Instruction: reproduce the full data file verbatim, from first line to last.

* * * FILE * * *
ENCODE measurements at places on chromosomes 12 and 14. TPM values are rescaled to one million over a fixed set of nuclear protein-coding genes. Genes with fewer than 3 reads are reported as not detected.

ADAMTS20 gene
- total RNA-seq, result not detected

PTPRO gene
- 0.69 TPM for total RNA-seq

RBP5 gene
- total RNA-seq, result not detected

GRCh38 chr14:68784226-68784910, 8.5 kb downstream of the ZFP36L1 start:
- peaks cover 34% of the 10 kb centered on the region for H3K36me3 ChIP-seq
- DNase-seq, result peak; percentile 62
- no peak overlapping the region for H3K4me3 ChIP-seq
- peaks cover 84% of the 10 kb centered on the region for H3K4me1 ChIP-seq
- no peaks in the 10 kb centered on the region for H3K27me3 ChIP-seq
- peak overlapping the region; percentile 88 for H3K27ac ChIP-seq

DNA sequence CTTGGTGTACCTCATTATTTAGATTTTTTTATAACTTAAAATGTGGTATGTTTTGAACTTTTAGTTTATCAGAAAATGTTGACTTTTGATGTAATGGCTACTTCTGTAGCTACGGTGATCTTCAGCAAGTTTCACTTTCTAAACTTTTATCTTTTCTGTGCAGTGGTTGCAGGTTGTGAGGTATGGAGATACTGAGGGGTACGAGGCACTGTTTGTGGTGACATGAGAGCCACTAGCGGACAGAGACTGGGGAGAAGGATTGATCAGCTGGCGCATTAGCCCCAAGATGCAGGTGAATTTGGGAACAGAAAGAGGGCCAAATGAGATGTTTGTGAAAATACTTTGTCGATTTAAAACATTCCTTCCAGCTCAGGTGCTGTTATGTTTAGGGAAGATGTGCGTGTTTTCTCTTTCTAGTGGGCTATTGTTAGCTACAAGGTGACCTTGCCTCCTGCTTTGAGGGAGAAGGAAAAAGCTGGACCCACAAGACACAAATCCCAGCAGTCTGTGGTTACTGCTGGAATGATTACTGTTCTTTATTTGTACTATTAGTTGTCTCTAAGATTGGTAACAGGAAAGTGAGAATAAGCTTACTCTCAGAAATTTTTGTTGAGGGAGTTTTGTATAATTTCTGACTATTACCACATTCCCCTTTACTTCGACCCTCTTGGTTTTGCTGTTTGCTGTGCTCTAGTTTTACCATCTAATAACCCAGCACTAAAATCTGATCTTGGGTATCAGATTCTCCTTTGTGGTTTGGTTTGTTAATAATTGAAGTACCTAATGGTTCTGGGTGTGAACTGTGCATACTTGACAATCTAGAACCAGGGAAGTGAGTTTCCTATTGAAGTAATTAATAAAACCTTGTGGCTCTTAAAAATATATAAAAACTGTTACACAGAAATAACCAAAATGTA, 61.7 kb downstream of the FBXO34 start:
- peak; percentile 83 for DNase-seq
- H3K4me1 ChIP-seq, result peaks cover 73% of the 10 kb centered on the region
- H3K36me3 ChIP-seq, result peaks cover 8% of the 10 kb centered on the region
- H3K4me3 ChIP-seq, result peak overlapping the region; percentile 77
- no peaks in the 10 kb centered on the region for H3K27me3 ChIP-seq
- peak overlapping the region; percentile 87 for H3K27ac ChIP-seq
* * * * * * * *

ENCODE measurements at places on chromosomes 12 and 14. TPM values are rescaled to one million over a fixed set of nuclear protein-coding genes. Genes with fewer than 3 reads are reported as not detected.

ADAMTS20 gene
- total RNA-seq, result not detected

PTPRO gene
- 0.69 TPM for total RNA-seq

RBP5 gene
- total RNA-seq, result not detected

GRCh38 chr14:68784226-68784910, 8.5 kb downstream of the ZFP36L1 start:
- peaks cover 34% of the 10 kb centered on the region for H3K36me3 ChIP-seq
- DNase-seq, result peak; percentile 62
- no peak overlapping the region for H3K4me3 ChIP-seq
- peaks cover 84% of the 10 kb centered on the region for H3K4me1 ChIP-seq
- no peaks in the 10 kb centered on the region for H3K27me3 ChIP-seq
- peak overlapping the region; percentile 88 for H3K27ac ChIP-seq

DNA sequence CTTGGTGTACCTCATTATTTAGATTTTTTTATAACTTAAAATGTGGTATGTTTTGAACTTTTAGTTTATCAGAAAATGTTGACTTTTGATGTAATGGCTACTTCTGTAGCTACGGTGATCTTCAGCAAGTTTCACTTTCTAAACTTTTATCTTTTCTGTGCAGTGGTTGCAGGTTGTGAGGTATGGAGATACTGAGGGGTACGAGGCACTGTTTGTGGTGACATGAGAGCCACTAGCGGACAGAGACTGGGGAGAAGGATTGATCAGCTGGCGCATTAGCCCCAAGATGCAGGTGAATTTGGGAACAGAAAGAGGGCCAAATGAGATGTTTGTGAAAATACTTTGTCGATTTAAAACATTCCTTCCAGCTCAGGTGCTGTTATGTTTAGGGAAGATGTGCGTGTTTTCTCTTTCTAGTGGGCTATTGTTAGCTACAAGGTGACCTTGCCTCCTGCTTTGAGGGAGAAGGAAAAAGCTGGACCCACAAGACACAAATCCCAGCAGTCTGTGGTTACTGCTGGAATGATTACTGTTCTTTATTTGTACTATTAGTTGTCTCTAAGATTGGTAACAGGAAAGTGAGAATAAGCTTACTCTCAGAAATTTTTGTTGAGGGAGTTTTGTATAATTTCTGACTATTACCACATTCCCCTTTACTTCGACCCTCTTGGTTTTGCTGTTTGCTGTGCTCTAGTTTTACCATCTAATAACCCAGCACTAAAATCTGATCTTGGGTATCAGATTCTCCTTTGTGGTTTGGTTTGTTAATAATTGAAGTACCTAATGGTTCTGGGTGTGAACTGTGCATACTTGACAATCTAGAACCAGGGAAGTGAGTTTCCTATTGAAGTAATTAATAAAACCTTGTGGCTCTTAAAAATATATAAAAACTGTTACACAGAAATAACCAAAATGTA, 61.7 kb downstream of the FBXO34 start:
- peak; percentile 83 for DNase-seq
- H3K4me1 ChIP-seq, result peaks cover 73% of the 10 kb centered on the region
- H3K36me3 ChIP-seq, result peaks cover 8% of the 10 kb centered on the region
- H3K4me3 ChIP-seq, result peak overlapping the region; percentile 77
- no peaks in the 10 kb centered on the region for H3K27me3 ChIP-seq
- peak overlapping the region; percentile 87 for H3K27ac ChIP-seq